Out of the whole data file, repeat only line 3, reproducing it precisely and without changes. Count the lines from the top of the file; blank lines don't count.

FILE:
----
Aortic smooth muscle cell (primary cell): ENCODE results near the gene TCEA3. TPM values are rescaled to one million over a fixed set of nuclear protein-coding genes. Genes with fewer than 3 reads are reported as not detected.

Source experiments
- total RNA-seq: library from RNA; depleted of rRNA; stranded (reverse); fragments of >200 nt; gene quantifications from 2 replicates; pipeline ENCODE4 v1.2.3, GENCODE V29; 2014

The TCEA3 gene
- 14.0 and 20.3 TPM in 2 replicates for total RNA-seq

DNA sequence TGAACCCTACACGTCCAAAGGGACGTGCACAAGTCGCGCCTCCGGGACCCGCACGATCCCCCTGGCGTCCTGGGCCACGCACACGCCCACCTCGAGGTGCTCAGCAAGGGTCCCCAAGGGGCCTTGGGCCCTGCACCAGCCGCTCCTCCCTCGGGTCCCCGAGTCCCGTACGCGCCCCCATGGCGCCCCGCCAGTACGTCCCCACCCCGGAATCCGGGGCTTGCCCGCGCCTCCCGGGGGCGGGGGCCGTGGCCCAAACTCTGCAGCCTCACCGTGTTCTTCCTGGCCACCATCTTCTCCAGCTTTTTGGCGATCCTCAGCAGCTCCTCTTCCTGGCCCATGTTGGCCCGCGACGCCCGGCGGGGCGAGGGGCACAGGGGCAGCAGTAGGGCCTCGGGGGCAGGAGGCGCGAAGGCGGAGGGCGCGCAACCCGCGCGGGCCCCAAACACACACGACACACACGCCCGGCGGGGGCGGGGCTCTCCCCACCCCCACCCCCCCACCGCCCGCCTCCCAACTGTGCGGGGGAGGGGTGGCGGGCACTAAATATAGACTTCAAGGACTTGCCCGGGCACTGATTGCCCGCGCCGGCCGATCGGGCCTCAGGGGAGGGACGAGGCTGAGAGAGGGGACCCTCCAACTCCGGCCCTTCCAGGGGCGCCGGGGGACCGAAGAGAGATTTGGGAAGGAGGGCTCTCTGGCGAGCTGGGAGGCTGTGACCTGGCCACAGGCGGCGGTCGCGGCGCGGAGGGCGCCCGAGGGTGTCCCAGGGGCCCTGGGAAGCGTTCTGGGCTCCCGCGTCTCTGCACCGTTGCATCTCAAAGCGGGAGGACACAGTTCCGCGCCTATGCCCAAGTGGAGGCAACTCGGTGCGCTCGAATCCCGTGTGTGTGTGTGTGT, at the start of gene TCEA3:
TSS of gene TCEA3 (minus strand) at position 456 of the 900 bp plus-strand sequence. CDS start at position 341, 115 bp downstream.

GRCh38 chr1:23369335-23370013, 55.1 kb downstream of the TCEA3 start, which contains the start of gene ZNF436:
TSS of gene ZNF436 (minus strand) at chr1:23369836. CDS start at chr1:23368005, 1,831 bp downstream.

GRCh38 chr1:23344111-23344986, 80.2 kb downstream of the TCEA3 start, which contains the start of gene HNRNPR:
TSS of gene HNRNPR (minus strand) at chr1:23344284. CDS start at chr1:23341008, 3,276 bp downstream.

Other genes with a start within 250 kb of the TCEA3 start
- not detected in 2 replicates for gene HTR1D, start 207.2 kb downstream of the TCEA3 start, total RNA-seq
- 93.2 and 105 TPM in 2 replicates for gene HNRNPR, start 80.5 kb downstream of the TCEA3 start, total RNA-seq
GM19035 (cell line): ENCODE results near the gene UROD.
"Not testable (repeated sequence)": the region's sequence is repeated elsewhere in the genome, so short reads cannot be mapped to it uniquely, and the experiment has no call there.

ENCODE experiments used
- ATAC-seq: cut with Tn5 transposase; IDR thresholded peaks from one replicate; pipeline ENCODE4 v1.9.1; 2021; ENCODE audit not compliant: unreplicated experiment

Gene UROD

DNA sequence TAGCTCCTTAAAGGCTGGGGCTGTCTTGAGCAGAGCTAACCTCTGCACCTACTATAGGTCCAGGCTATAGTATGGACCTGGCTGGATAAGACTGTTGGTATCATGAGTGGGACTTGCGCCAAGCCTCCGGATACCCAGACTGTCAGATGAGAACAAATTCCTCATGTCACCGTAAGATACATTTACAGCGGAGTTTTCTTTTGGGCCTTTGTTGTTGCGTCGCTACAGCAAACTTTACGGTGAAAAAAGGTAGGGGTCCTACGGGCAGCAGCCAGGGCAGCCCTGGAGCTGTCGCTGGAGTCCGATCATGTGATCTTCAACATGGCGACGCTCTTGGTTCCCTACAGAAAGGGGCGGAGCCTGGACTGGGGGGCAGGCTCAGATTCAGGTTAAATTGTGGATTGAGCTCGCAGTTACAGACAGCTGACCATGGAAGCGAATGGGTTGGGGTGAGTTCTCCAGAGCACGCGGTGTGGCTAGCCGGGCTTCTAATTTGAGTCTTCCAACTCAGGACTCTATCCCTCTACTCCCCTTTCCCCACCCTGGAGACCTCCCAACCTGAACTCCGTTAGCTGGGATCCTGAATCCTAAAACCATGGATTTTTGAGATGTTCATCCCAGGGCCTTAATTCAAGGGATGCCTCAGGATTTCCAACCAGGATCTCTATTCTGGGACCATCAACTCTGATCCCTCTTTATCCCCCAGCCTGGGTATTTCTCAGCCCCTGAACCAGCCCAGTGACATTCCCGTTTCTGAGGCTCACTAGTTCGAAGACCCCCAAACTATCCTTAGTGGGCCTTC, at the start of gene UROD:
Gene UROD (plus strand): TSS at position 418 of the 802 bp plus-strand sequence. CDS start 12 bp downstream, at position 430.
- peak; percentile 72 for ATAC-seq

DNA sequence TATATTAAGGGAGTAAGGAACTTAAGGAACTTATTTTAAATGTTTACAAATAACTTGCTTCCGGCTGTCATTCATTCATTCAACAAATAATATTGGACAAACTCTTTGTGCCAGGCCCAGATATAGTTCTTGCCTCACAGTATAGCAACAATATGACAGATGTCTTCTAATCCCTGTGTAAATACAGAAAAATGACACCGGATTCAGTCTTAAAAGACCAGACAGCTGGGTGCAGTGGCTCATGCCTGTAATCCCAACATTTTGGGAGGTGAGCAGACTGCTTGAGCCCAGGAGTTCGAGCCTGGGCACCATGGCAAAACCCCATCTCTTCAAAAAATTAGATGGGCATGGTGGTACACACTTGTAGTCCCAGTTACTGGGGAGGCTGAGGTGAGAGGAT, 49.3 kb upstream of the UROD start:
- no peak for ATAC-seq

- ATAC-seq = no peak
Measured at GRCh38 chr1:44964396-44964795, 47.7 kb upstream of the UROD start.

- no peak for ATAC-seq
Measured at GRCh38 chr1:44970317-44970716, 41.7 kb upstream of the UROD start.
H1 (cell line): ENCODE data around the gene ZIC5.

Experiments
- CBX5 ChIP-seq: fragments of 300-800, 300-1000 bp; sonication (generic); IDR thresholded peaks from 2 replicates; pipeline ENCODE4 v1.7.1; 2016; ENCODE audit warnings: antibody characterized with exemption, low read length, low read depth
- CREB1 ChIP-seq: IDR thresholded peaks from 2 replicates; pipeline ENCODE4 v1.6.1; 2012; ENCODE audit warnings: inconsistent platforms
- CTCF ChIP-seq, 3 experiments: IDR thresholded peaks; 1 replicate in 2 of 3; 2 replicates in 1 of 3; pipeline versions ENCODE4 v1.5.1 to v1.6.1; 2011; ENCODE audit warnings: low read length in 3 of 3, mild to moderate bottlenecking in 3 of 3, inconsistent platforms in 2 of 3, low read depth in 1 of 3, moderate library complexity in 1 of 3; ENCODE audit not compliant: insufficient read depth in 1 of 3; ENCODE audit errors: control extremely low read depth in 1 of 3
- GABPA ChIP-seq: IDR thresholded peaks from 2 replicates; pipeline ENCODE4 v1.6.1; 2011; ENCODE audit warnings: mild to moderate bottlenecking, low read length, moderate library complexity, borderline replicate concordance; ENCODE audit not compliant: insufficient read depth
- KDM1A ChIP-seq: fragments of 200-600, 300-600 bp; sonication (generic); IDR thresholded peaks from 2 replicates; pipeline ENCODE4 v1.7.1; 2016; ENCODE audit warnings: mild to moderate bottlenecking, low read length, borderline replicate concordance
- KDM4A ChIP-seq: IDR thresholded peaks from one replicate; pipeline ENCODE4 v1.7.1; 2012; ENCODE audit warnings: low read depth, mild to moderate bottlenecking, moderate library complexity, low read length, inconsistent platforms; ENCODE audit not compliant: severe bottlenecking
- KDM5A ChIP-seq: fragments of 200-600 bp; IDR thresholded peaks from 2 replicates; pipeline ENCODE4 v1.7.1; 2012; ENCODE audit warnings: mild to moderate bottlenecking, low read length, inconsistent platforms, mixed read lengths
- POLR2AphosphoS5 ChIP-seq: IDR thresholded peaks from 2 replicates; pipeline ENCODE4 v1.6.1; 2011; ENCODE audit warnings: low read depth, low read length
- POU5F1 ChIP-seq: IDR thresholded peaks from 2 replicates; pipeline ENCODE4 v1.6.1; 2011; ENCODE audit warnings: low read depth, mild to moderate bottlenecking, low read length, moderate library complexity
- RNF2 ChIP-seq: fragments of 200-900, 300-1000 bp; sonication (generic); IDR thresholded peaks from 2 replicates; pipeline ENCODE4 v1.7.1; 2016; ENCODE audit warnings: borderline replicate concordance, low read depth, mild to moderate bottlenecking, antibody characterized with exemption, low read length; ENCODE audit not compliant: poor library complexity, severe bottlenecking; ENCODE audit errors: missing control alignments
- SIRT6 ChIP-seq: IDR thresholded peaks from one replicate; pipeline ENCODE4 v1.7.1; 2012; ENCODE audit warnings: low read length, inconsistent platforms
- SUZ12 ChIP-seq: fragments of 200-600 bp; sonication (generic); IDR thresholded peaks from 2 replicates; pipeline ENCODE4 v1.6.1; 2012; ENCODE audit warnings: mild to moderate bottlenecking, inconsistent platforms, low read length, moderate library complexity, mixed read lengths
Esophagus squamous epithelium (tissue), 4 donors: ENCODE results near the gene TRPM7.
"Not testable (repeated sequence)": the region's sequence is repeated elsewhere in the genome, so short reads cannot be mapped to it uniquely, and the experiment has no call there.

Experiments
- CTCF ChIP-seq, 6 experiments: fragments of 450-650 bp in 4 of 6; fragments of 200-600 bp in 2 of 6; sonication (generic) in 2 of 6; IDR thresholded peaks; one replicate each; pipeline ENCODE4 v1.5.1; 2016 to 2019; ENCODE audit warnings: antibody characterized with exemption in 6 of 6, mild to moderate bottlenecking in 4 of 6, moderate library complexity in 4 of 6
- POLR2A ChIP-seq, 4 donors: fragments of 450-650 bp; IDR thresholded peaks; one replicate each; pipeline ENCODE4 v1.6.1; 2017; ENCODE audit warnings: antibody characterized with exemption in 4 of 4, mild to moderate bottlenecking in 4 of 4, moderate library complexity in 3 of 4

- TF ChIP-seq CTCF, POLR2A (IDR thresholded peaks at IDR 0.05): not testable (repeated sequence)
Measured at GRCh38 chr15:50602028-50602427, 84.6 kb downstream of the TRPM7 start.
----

- total RNA-seq: library from RNA; depleted of rRNA; stranded (reverse); fragments of >200 nt; gene quantifications from 2 replicates; pipeline ENCODE4 v1.2.3, GENCODE V29; 2014